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Queer Little Folks Harriet Beecher Stowe

The Squirrels that live in a House

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Once upon a time a gentleman went out into a great forest, and cut away the trees, and built there a very nice little cottage. It was set very low on the ground, and had very large bow-windows, and so much of it was glass that one could look through it on every side and see what was going on in the forest. You could see the shadows of the fern-leaves, as they flickered and wavered over the ground, and the scarlet partridge-berry and winter-green plums that matted round the roots of the trees, and the bright spots of sunshine that fell through their branches and went dancing about among the bushes and leaves at their roots. You could see the chirping sparrows and the thrushes and robins and bluebirds building their nests here and there among the branches, and watch them from day to day as they laid their eggs and hatched their young. You could also see red squirrels, and gray squirrels, and little striped chip-squirrels, darting and springing about, here and there and everywhere, running races with each other from bough to bough, and chattering at each other in the gayest possible manner.

You may be sure that such a strange thing as a house for human beings to live in did not come into this wild wood without making quite a stir and excitement among the inhabitants that lived there before. All the time it was building, there was the greatest possible commotion in the breasts of all the older population; and there wasn't even a black ant, or a cricket, that did not have his own opinion about it, and did not tell the other ants and crickets just what he thought the world was coming to in consequence.

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Old Mrs. Rabbit declared that the hammering and pounding made her nervous, and gave her most melancholy forebodings of evil times. "Depend upon it, children," she said to her long-eared family, "no good will come to us from this establishment. Where man is, there comes always trouble for us poor rabbits."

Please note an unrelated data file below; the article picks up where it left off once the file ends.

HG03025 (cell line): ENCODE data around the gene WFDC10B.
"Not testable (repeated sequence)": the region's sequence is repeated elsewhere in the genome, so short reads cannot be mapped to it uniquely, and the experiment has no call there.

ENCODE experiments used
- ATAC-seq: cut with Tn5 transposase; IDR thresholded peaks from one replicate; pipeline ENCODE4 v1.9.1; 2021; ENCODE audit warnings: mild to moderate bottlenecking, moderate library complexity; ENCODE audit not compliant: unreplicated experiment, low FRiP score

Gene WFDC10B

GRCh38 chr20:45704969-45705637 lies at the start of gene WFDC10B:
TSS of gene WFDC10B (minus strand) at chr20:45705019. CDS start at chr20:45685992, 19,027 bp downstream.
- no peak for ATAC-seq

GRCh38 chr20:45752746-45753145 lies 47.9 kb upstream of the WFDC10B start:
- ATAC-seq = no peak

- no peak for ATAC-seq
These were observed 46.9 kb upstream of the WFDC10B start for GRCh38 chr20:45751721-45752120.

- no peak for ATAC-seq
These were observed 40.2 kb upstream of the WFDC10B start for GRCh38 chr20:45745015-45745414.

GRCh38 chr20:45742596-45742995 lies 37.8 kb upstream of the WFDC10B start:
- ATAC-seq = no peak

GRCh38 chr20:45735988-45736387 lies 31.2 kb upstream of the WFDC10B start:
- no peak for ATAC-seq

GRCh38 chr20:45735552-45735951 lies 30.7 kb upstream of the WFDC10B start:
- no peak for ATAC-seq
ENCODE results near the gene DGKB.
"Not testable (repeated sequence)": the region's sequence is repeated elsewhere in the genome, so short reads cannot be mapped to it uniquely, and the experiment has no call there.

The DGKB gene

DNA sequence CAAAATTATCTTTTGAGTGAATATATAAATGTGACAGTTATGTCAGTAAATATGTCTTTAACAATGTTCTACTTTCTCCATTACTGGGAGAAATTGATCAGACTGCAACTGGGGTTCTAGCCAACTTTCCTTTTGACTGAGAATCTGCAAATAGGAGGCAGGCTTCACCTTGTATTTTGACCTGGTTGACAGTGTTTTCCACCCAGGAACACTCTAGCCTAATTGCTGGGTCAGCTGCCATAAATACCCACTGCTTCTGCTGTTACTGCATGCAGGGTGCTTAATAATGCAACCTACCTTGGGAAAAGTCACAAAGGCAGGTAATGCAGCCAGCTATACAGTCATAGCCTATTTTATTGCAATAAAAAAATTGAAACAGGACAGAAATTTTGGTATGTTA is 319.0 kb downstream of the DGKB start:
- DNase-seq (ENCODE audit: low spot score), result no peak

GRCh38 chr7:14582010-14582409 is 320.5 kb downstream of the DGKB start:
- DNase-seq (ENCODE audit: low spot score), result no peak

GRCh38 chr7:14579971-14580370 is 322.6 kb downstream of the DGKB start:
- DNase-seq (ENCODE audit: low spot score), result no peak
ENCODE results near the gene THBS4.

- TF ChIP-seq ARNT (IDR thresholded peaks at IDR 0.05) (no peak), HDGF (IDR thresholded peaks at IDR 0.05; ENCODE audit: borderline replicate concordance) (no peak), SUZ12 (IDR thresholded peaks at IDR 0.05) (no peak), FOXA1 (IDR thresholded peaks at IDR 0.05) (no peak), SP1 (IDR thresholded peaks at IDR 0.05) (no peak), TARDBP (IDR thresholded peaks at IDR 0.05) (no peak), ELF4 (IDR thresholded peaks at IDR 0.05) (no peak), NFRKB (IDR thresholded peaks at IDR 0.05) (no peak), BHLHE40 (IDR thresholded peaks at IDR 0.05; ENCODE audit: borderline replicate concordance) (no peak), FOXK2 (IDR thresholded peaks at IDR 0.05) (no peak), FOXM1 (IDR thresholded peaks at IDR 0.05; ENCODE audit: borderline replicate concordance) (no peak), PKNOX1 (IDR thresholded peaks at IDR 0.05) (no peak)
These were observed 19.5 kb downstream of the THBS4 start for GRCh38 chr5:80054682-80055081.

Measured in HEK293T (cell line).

The old chestnut-tree, that grew on the edge of the woodland ravine, drew a great sigh which shook all his leaves, and expressed it as his conviction that no good would ever come of it,--a conviction that at once struck to the heart of every chestnut-burr. The squirrels talked together of the dreadful state of things that would ensue. "Why!" said old Father Gray, "it's evident that Nature made the nuts for us; but one of these great human creatures will carry off and gormandize upon what would keep a hundred poor families of squirrels in comfort." Old Ground-mole said it did not require very sharp eyes to see into the future, and it would just end in bringing down the price of real estate in the whole vicinity, so that every decent-minded and respectable quadruped would be obliged to move away;--for his part, he was ready to sell out for anything he could get. The bluebirds and bobolinks, it is true, took more cheerful views of matters; but then, as old Mrs. Ground-mole observed, they were a flighty set,--half their time careering and dissipating in the Southern States,--and could not be expected to have that patriotic attachment to their native soil that those had who had grubbed in it from their earliest days.

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Queer Little Folks
Harriet Beecher Stowe

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